Despite high rents, events and festivals offer food trucks high demand and low competition. Events and carnivals are usually packed with people, increasing the sales of food trucks. Moreover, many mobile restaurants have found that people usually “food truck-hop”: people are more likely to buy one thing from each truck so that they can sample everything. The diverse options available at events are appealing to big groups where everyone wants to eat something different and no one is willing to compromise.

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Food Stands

Food stands are essentially temporary booths used to prepare and sell food. These kiosks can be moved if one location does not generate enough business.

Two popular markets or “souks” have been dominating the food stand sector in Lebanon, “Souk el Akel” (SEA) and “Souk el Tayeb” (SET). Both offer a wide range of cuisines sold by people coming from different parts of the country, helping them enter the market and stimulate their exposure with minimum capital. According to Dr. Anthony Rahayel, founder of SEA by NoGarlicNoOnions, the main aim of SEA is to support small and medium enterprises, housewives, families and university students to present their cooking skills without investing in a restaurant. “SEA is a platform to experiment and introduce new food to Lebanon, putting our beloved country on the international map. Hundreds of innovative food ideas were introduced, up scaling our culinary culture,” states Dr. Rahayel. On the other hand, Mr. Nicolas Gholam, the Souk Manager, states that SET’s purpose is to unite the rural and urban communities, while supporting small-scale farmers and producers and the culture of sustainable agriculture.

In addition to special events such as the Christmas markets and summer festivals, both markets open on a weekly basis in the same locations. SEA opens every Thursday in Downtown, and around different villages of Lebanon, every weekend during the summer. Meanwhile, SET opens on Wednesdays, Thursdays, and Saturdays in Clemenceau at the Gefinor Center, The Village Dbayeh, and Beirut Souks Downtown.

SEA consists of 70 stalls employing more than 230 people, while SET is comprised of 85 members. Not all contributors are present in every week’s market. SEA does not allow competition, so if two sellers offer the same cuisine, they interchange from one week to the next. As for SET, some members’ produce is seasonal; hence they cannot participate in the market in certain periods of the year.

Both markets offer their members tables, water, electricity, installation and a tent in case of rain. In addition to that, SEA provides its contributors a warehouse to store their equipment, and a DJ to entertain the customers.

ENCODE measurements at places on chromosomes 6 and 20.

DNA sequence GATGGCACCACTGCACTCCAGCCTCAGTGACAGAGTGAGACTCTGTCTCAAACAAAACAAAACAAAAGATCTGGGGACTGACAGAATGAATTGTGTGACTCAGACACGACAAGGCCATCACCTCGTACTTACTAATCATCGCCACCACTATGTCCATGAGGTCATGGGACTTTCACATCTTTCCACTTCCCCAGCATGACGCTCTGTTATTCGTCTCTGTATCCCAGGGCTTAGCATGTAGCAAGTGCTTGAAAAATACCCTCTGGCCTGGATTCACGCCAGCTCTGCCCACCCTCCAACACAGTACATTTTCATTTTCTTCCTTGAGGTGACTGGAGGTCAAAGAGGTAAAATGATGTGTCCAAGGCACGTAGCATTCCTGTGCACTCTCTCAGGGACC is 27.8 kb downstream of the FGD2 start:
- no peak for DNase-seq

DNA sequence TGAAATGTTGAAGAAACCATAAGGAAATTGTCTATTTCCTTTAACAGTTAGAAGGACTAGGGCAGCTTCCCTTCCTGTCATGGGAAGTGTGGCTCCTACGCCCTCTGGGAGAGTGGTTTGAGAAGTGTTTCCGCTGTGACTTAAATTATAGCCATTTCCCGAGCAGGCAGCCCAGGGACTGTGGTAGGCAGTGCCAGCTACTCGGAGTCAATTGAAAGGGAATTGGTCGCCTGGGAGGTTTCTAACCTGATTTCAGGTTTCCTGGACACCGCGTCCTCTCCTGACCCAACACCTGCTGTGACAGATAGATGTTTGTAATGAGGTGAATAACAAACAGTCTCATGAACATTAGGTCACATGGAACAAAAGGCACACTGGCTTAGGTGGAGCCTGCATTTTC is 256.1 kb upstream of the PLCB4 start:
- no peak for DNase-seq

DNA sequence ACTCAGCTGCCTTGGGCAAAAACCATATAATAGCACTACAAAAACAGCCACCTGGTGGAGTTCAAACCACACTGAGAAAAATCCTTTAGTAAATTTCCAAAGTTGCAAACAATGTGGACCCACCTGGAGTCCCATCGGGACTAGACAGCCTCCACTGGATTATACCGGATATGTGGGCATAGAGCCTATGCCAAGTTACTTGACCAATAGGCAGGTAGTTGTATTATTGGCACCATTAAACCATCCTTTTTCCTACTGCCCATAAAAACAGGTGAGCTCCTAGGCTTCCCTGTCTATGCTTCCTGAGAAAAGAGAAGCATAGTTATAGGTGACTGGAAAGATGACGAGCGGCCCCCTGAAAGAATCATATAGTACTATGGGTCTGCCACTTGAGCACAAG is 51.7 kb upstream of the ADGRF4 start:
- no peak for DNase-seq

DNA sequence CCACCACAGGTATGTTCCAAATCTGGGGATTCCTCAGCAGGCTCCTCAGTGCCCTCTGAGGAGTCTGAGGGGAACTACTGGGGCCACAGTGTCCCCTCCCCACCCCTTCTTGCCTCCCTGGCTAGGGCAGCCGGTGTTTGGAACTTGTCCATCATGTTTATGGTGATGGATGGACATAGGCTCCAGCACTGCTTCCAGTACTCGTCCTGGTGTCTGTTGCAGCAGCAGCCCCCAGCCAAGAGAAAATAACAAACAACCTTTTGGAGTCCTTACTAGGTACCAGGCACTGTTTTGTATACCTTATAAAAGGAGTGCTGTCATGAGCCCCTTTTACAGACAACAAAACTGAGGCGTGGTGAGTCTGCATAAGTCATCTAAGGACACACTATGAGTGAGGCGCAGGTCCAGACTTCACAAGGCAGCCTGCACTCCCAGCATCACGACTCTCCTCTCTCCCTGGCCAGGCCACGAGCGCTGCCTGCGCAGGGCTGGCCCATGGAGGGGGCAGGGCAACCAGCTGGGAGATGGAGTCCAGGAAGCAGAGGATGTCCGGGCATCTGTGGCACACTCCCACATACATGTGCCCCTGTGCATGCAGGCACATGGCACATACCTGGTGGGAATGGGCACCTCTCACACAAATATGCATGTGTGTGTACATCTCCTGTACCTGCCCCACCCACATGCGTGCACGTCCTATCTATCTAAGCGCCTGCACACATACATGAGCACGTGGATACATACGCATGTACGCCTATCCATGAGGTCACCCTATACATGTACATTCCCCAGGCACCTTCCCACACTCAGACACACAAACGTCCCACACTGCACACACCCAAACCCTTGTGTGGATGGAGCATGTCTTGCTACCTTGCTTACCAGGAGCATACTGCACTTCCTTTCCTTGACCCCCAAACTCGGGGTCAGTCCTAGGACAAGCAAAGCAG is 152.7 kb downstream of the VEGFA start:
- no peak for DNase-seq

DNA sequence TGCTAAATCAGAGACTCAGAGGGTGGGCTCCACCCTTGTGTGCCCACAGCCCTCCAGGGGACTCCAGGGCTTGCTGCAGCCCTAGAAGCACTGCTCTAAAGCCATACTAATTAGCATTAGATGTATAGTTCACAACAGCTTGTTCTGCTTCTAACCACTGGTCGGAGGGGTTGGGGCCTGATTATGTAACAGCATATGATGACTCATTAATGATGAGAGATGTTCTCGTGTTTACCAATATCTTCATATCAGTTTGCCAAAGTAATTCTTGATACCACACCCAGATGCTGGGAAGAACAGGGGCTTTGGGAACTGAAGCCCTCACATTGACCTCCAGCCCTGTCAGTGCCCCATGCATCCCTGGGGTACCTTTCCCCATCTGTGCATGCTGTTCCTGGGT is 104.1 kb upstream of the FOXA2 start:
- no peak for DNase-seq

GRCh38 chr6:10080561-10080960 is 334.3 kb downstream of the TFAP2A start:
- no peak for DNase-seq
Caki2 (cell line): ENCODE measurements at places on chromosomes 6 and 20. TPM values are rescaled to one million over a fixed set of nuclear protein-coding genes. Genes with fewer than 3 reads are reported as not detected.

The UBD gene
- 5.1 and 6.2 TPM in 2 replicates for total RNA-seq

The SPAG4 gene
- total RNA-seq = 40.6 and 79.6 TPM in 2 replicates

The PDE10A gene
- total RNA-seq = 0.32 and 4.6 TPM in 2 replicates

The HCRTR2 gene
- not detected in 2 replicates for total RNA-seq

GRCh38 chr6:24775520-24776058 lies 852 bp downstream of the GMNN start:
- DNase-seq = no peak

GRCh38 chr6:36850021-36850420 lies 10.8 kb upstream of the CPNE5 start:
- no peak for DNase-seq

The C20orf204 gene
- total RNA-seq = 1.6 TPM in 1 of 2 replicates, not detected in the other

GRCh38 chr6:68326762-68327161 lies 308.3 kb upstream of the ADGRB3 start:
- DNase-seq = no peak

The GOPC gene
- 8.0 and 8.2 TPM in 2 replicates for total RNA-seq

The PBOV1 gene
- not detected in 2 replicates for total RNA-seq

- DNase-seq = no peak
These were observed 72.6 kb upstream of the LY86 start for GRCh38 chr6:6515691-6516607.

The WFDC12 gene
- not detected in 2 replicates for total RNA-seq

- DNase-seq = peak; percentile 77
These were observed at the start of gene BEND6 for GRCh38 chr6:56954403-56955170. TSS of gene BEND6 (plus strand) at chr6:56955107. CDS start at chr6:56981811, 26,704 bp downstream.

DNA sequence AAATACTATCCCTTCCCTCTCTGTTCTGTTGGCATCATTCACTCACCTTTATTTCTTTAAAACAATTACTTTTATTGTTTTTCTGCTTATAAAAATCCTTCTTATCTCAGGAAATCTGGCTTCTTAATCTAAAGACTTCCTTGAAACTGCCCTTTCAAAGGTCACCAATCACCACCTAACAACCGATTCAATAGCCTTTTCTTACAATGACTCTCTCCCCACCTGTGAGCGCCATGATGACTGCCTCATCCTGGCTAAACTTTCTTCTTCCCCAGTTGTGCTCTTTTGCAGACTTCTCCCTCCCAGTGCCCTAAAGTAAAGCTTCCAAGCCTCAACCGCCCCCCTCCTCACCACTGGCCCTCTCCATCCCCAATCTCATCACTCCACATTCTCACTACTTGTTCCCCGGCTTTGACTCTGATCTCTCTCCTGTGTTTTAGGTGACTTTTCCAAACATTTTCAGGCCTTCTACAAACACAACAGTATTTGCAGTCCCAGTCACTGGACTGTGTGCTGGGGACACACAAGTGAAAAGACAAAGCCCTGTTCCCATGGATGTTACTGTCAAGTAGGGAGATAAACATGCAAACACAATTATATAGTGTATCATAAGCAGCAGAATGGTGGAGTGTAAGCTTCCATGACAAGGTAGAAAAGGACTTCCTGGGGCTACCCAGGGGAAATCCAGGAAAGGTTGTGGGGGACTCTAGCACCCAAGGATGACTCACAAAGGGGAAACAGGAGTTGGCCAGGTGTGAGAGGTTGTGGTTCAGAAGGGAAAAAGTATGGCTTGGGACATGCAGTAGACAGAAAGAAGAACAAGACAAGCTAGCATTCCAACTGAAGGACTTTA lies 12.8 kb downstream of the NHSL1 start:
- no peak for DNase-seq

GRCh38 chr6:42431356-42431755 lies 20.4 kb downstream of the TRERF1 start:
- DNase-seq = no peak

The cost of a stand differs between the two markets. While the fee of a kiosk at SET is fixed at $55 per day, SEA charges $250. But then again, SET is an NGO that does not pay rent wherever it operates, while SEA does. However, SEA also offers a large number of stands for free, to families in need and NGOs.

Many hurdles limit the growth potential of food stands in Lebanon. First, installing and clearing up the market every time exhausts significant resources that could be better invested in permanent structures. Moreover, as they are open-air markets, the souks could be affected by bad weather, which drives clients away. SET faces the additional challenge of a sudden relocation: since it does not pay rent, the lessor would always give priority to another paying-tenant. “This inconsistency confuses enthusiastic and loyal customers and reduced the number of both clients and exhibitors,” says Mr. Gholam.

Although the street food sector started as a new convenient food fashion, this sector is expected to keep flourishing in the coming years, as it is convenient for both producers and consumers alike. However, this sector should be supported to boost its growth.

Mr. Azzi and Mr. Boustany agree that one way to improve the street food industry is to create an association or cooperative consisting of all the market players. This cooperative would have more power over event planners to decrease rental fees, making the industry more lucrative.

Moreover, a law that regulates food trucks and food stands should be formulated to encourage this sector. This law would allow mobile restaurants to park in Downtown in the banking and corporate area during lunchtime and serve customers who are pressed for time and currently have few choices for a quick lunch.

Furthermore, this law would also offer municipalities an alternative source of income, which could be used to improve the neighborhood.

As published by